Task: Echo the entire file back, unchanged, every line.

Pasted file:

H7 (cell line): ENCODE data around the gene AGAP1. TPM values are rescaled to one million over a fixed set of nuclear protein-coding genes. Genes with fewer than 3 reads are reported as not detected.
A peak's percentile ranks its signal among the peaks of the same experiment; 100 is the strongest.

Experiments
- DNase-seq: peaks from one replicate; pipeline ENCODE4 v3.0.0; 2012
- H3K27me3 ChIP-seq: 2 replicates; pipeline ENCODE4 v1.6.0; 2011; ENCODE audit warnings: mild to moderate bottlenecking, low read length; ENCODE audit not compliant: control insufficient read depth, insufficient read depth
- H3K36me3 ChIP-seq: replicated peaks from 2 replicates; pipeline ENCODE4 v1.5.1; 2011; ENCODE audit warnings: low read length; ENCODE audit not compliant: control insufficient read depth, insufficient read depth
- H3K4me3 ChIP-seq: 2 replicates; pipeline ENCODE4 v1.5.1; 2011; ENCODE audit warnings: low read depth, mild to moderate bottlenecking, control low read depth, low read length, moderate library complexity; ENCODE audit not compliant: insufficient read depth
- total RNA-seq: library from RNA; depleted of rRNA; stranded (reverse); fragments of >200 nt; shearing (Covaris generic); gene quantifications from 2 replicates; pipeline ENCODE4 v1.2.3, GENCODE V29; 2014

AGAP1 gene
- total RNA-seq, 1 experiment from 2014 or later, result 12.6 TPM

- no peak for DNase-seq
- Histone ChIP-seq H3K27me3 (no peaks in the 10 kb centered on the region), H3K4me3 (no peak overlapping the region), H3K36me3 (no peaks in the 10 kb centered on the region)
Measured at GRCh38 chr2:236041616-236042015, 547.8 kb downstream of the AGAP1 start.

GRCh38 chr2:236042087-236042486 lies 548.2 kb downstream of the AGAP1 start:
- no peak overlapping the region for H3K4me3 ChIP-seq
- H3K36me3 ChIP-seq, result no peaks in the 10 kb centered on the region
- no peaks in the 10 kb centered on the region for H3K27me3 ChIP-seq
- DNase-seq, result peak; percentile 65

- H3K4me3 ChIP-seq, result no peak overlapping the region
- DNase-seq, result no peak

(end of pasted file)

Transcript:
H7 (cell line): ENCODE data around the gene AGAP1. TPM values are rescaled to one million over a fixed set of nuclear protein-coding genes. Genes with fewer than 3 reads are reported as not detected.
A peak's percentile ranks its signal among the peaks of the same experiment; 100 is the strongest.

Experiments
- DNase-seq: peaks from one replicate; pipeline ENCODE4 v3.0.0; 2012
- H3K27me3 ChIP-seq: 2 replicates; pipeline ENCODE4 v1.6.0; 2011; ENCODE audit warnings: mild to moderate bottlenecking, low read length; ENCODE audit not compliant: control insufficient read depth, insufficient read depth
- H3K36me3 ChIP-seq: replicated peaks from 2 replicates; pipeline ENCODE4 v1.5.1; 2011; ENCODE audit warnings: low read length; ENCODE audit not compliant: control insufficient read depth, insufficient read depth
- H3K4me3 ChIP-seq: 2 replicates; pipeline ENCODE4 v1.5.1; 2011; ENCODE audit warnings: low read depth, mild to moderate bottlenecking, control low read depth, low read length, moderate library complexity; ENCODE audit not compliant: insufficient read depth
- total RNA-seq: library from RNA; depleted of rRNA; stranded (reverse); fragments of >200 nt; shearing (Covaris generic); gene quantifications from 2 replicates; pipeline ENCODE4 v1.2.3, GENCODE V29; 2014

AGAP1 gene
- total RNA-seq, 1 experiment from 2014 or later, result 12.6 TPM

- no peak for DNase-seq
- Histone ChIP-seq H3K27me3 (no peaks in the 10 kb centered on the region), H3K4me3 (no peak overlapping the region), H3K36me3 (no peaks in the 10 kb centered on the region)
Measured at GRCh38 chr2:236041616-236042015, 547.8 kb downstream of the AGAP1 start.

GRCh38 chr2:236042087-236042486 lies 548.2 kb downstream of the AGAP1 start:
- no peak overlapping the region for H3K4me3 ChIP-seq
- H3K36me3 ChIP-seq, result no peaks in the 10 kb centered on the region
- no peaks in the 10 kb centered on the region for H3K27me3 ChIP-seq
- DNase-seq, result peak; percentile 65

- H3K4me3 ChIP-seq, result no peak overlapping the region
- DNase-seq, result no peak